Corporate renewable power procurement: Global models and their suitability for India


A new WWF-India report reviews the progress made by commercial and industrial (C&I) consumers globally and in India for renewable power procurement, and highlights the alternate procurement options.

The report, titled Global Corporate Renewable Power Procurement Models: Lessons for India, was launched at an event jointly organised by WWF-India and The Confederation of Indian Industry (CII).

Currently, the avenues available to C&I consumers to procure renewable power are limited to rooftop solar installations, open access solar and wind power, and renewable energy certificates (RECs). However, even these options are not freely available because of various policy and market constraints, according to the report.

The report added that with the growing C&I renewable power market worldwide, many new alternate procurement options have opened up. Virtual power purchase agreements (VPPAs), green tariffs, internationally tradable RECs (I-RECs) have already been successfully tried and tested in many countries. There are also proposals to set up dedicated renewable power exchanges and facilitate peer-to-peer (P2P) trading.

The report examines the various advantages and disadvantages for each of the options, exploring the suitability for specific consumer categories or segments. It also indicates, exploring green tariffs, VPPAs and I-RECs further in expanding the scope of RE uptake for C&I consumers through deeper consultation between stakeholders. A collaborative effort to undertake pilot programmes and consumer awareness initiatives can build market confidence and momentum in the drive to increase renewable power consumption by C&I consumers.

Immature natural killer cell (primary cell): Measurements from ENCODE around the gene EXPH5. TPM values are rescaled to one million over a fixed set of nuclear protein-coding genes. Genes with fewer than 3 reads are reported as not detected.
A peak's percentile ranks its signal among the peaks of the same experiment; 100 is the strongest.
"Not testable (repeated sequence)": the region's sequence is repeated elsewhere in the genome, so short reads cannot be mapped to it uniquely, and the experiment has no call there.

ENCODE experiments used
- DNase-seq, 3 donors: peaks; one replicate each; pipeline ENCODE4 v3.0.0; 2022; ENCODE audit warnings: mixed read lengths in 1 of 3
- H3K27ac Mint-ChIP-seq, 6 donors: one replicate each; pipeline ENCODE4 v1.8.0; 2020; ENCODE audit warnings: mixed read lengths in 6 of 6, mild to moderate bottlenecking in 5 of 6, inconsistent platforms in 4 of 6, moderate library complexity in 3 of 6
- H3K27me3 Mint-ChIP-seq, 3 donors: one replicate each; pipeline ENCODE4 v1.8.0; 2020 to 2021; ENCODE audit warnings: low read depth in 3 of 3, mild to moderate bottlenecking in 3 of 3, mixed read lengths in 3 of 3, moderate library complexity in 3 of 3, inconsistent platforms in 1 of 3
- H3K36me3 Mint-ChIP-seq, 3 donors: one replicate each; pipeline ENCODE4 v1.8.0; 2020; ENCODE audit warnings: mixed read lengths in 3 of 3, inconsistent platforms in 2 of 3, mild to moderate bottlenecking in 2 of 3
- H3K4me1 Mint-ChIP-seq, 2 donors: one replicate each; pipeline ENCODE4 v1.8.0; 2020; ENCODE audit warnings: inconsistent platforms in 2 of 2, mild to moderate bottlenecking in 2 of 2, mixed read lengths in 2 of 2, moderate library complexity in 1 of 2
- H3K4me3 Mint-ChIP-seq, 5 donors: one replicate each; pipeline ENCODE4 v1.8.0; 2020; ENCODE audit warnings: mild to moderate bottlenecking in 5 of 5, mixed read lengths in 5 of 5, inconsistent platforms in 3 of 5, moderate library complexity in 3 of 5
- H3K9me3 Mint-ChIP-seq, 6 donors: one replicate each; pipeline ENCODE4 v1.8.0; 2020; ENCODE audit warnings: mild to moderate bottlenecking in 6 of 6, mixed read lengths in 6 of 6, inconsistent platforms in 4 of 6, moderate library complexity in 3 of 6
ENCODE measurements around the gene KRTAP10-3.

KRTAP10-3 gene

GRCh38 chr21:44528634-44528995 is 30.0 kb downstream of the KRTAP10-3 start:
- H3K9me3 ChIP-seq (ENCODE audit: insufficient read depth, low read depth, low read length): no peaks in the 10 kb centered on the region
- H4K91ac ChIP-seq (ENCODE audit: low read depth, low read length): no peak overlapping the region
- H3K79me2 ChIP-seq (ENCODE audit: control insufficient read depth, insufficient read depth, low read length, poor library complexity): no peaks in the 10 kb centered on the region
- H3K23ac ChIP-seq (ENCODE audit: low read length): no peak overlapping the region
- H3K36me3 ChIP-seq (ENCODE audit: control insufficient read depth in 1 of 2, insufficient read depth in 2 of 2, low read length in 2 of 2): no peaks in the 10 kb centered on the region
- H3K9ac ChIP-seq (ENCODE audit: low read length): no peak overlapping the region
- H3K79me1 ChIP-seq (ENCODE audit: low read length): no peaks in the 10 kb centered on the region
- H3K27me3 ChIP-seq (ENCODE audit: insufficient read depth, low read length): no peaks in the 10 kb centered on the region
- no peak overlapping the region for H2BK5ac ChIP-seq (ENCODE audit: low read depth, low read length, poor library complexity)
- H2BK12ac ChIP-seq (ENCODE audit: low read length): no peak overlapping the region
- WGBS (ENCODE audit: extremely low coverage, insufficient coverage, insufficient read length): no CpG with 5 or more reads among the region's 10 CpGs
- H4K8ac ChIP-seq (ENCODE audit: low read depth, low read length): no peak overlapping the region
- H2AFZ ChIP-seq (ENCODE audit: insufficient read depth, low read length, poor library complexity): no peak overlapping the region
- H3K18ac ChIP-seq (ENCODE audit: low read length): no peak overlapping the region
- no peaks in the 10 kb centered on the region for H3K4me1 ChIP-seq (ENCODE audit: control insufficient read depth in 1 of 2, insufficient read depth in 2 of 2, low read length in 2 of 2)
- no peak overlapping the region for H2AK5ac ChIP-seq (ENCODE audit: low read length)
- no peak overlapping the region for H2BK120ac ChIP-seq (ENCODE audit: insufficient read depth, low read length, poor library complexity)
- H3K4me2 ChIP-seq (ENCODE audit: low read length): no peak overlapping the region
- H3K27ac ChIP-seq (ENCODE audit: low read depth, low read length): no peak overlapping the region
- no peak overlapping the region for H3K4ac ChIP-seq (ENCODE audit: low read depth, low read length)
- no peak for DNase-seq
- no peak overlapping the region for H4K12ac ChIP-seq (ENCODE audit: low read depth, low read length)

Speaking about the report, Karnataka Electricity Regulatory Commission (KERC) former chairman M.R. Sreenivasa Murthy said, “WWF’s report highlights the need for a balance in both increasing renewable energy capacity and also harnessing corporate demand that better supports the overall energy system.”

Many corporates have been proactive and announced voluntary carbon mitigation targets, along with increasing their renewable power consumption, which was highlighted by WWF-India secretary general and CEO Ravi Singh.

“Consumption of renewable power can not only make the C&I consumers cost competitive and spur macro-economic growth but also play a significant role in reducing India’s carbon emissions,” he said.

‘’Concerted government action is required to grow penetration of renewable power for these consumers. There are two broad areas of action required. First, we need tariff reform to reduce financial dependence of the DISCOMs on C&I consumers. Second, new procurement models need to be enabled,” said Bridge to India managing director Vinay Rustagi.

At the event, CII, Imperial College Business School, London, and WWF-India announced plans to unify their shared vision and complementary expertise to build capacity via the online course, ‘Corporate Renewable Procurement: Opportunities in India’. The course familiarises participants on the imperative to develop sustainable organisations, strategies to adopt cleaner energy options, the business case for renewables, challenges and solutions for large-scale corporate RE procurement. The course developed by Imperial College Business School will focus on training executives from the private sector, government, civil society and other organisations in India.


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